Alienware's Tablet And Phone Are Designed (You Just Can't Have Them Yet)

Alienware has already designed its competitor in the gaming tablet market, but don't expect to see the slate near shelves any time soon: unlike rivals, the company just isn't convinced the hardware is ready for primetime. While the aesthetic of the tablet – to match the new Alienware 14, 17, and 18 – has been settled on, along with an Alienware smartphone and an all-in-one PC, company general manager Frank Azor told us, "just because it looks good, doesn't mean that it's actually going to deliver on our brand tenets."

"That's the biggest reason why you don't see a tablet from us today" Azor explained, when we met with him ahead of E3 2013 and the big reveal of the new Alienware laptop line-up. "There's a certain experience that we have to deliver, that has become synonymous with the Alienware brand; that you've come to expect. We're not willing to compromise the integrity of the brand to deliver a form-factor just because it's in high-demand. The technologies that are available today are not ready, in our opinion, for us to deliver the experiences that we believe need to be successful in any of those types of form factors – smartphone, tablet – right now."

That's not to say Alienware doesn't think the mobility segment will ever be ready for it to wade in, only that the functionality doesn't match the ambition today. "We look at the space, we are monitoring technology roadmaps, we are making sure we're in turn with our technology partners on what they're associated designs are looking like, and where they're headed" he outlined. "And when the experience is worthy of an Alienware brand name you should expect to see something very soon from us. But we're not there yet."

That potential speed to market – once the chipsets, batteries, and other components are up to scratch – is because Azor's team has already done the heavy lifting in terms of hardware design and even some market testing. "We do think about all of them" he told us, when we asked about non-laptop alternative form-factors. "When we create industrial designs like [the new notebooks], we're thinking about four or five years this has to survive. So three years ago, not only were we having to think about today, but about 2018 as well."

"So when we work with our ID teams on creating industrial design, we have to translate that ID to every single form factor that could possibly ever be released by Alienware. So I could tell you exactly what an Alienware tablet would look like, including a smartphone, an all-in-one, I could tell you exactly what they would look like."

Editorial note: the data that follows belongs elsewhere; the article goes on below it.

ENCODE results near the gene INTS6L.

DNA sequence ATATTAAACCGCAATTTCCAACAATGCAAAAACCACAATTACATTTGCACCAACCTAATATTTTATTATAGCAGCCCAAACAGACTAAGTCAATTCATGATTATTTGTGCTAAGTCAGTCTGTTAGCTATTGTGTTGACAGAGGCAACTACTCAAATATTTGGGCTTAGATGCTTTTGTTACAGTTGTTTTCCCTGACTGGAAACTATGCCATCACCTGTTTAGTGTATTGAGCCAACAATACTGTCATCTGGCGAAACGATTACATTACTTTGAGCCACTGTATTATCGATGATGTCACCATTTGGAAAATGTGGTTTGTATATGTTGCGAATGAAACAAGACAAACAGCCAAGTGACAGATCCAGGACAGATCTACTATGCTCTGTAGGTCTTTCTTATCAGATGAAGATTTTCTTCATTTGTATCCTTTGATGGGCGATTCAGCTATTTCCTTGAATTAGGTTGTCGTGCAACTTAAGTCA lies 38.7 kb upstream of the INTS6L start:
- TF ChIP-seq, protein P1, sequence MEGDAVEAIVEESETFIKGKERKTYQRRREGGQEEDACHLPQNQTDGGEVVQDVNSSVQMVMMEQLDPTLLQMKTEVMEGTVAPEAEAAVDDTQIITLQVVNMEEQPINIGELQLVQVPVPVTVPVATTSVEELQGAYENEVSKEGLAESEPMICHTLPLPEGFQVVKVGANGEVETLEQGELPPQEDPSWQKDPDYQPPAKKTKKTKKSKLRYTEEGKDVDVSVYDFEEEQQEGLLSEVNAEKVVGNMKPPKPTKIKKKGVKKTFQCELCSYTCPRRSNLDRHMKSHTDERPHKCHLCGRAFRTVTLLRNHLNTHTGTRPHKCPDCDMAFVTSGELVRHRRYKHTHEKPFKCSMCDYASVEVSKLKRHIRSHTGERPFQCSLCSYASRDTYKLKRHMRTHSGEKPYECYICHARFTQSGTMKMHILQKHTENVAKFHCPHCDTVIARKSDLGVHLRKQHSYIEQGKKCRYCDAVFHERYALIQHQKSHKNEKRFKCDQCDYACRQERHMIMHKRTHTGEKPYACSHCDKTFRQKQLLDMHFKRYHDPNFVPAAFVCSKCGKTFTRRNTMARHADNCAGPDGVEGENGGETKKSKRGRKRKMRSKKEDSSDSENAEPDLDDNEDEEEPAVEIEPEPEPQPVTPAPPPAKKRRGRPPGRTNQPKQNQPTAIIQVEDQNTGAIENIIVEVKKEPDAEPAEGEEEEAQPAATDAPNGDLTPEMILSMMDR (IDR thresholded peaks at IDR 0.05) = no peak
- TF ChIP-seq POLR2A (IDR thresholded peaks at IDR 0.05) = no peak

The end result is what you see in the image above, taken from one of Alienware's market research videos. Several touch-centric designs are clearly visible, including one which apparently includes a slide-out physical controller pad.

Alienware's stance isn't one that's shared by the entire gaming industry, however. Razer has made a play for the mobile market with its Edge tablet, while Archos trimmed costs even further with its GamePad. Azor isn't particularly impressed, though.

"You look at some of the other attempts that have been made in the marketplace ... some of them weigh two pounds, four pounds in some cases when you actually connect the gaming-enabled hardware to them" the Alienware exec pointed out to us. "A four pound tablet's not very compelling to us. We built a 4-pound M11x and that was a full-fledged notebook with an incredible amount of performance and batterty life, and that was still too heavy by our standards – and, by the way, [these tablets] cost $1,200, or $1,000 – this doesn't seem to make a lot of sense to us. And I think some of these folks are learning – I think, I don't know – they're learning that these probably weren't the best decisions in the world."

When, exactly, it will be the right time will come down to a 'perfect storm' of hardware and software, when tablet-focused chips match up to gaming potential and battery life expectations. Whether that would be on top of one of Intel's new tablet processors or something ARM-based from NVIDIA, like a future Tegra, remains to be seen.

"We've been doing this a long time: we have very tight relationships with Intel, AMD, NVIDIA; these guys, we buy a considerable amount of hardware from them, not only from Alienware but from Dell as well," Azor concluded. "So, we know what the right time is – or we will know what the right time is – and then we'll plan something for that."